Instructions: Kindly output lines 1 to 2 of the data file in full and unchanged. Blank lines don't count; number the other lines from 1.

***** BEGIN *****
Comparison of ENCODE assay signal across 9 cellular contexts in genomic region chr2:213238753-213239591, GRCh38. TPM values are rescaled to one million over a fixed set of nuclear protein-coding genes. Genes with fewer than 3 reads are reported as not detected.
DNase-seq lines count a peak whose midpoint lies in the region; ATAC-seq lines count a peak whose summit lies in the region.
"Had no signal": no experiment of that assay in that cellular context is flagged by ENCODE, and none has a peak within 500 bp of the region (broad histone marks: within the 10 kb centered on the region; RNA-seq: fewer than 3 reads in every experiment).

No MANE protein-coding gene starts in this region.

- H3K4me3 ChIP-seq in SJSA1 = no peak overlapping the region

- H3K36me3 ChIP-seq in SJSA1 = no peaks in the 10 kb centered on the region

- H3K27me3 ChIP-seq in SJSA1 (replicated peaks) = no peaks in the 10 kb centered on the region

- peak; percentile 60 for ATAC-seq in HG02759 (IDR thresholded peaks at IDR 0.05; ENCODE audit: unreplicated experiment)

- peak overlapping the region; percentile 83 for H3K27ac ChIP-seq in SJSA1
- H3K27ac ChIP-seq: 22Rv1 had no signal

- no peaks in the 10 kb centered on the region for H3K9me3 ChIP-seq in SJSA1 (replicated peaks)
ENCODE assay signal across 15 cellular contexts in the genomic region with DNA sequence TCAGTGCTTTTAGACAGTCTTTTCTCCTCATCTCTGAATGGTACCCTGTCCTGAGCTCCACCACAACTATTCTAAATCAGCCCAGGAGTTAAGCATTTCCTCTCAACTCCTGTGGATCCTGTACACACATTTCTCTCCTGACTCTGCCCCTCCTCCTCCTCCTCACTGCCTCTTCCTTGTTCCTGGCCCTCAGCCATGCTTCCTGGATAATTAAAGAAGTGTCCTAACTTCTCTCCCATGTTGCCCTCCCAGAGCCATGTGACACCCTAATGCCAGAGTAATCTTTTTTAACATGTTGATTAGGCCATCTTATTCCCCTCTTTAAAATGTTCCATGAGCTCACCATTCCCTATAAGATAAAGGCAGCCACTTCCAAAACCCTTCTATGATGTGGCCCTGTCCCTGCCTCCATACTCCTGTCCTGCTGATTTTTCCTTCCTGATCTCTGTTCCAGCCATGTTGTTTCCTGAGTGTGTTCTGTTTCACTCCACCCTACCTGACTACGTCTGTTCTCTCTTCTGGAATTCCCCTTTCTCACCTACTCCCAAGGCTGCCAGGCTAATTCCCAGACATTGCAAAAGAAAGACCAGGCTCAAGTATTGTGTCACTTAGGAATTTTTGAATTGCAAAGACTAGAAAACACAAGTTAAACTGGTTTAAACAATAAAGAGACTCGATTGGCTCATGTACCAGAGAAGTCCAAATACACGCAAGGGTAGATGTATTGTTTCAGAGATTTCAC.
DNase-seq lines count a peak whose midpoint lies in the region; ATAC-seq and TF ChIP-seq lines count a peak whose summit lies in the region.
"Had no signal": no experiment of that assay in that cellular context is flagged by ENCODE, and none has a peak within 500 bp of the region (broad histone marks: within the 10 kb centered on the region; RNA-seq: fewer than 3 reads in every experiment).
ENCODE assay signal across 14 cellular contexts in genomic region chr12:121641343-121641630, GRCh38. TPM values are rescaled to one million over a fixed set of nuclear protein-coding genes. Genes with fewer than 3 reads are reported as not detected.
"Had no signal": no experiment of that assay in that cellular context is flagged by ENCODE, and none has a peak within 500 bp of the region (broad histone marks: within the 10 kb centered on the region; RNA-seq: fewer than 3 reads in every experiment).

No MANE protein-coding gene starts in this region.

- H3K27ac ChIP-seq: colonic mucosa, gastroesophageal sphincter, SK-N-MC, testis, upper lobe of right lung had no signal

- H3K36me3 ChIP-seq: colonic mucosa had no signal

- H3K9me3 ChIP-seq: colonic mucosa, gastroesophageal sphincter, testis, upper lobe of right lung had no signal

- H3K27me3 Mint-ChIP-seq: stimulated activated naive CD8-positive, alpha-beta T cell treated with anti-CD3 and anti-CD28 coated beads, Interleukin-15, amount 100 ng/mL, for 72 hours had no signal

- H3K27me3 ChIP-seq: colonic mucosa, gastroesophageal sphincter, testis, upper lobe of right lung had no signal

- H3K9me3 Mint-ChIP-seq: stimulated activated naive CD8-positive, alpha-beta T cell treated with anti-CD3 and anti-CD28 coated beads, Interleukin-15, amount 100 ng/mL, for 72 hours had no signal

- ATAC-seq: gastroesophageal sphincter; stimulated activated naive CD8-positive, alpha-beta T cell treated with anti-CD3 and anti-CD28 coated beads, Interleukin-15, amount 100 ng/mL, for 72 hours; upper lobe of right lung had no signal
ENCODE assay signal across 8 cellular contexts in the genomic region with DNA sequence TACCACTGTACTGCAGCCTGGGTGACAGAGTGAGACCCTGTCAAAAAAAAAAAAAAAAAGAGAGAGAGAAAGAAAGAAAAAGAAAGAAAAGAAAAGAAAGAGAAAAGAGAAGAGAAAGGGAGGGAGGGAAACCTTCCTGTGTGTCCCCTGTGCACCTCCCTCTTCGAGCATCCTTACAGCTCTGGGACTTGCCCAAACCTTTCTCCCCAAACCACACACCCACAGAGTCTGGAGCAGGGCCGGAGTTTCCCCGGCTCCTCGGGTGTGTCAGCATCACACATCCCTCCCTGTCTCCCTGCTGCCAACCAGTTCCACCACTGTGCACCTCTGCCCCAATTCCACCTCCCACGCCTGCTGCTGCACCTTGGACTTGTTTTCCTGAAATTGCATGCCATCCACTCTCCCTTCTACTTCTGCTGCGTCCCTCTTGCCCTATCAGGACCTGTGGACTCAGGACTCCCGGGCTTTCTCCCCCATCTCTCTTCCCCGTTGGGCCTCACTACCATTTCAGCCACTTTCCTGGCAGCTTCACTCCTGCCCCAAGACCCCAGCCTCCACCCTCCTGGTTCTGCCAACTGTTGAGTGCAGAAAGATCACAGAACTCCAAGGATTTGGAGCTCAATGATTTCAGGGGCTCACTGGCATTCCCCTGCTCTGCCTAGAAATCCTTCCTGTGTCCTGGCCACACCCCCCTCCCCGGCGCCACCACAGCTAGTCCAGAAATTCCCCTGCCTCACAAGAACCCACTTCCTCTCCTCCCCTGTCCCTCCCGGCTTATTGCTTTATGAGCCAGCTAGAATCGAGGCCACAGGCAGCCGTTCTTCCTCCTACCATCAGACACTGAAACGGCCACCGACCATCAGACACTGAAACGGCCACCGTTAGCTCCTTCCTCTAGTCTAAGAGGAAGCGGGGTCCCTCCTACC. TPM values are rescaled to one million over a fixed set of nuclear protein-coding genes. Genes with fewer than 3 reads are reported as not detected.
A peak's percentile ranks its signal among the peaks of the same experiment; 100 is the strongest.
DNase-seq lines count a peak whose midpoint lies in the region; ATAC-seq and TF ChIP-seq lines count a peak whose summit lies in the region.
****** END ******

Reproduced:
Comparison of ENCODE assay signal across 9 cellular contexts in genomic region chr2:213238753-213239591, GRCh38. TPM values are rescaled to one million over a fixed set of nuclear protein-coding genes. Genes with fewer than 3 reads are reported as not detected.
DNase-seq lines count a peak whose midpoint lies in the region; ATAC-seq lines count a peak whose summit lies in the region.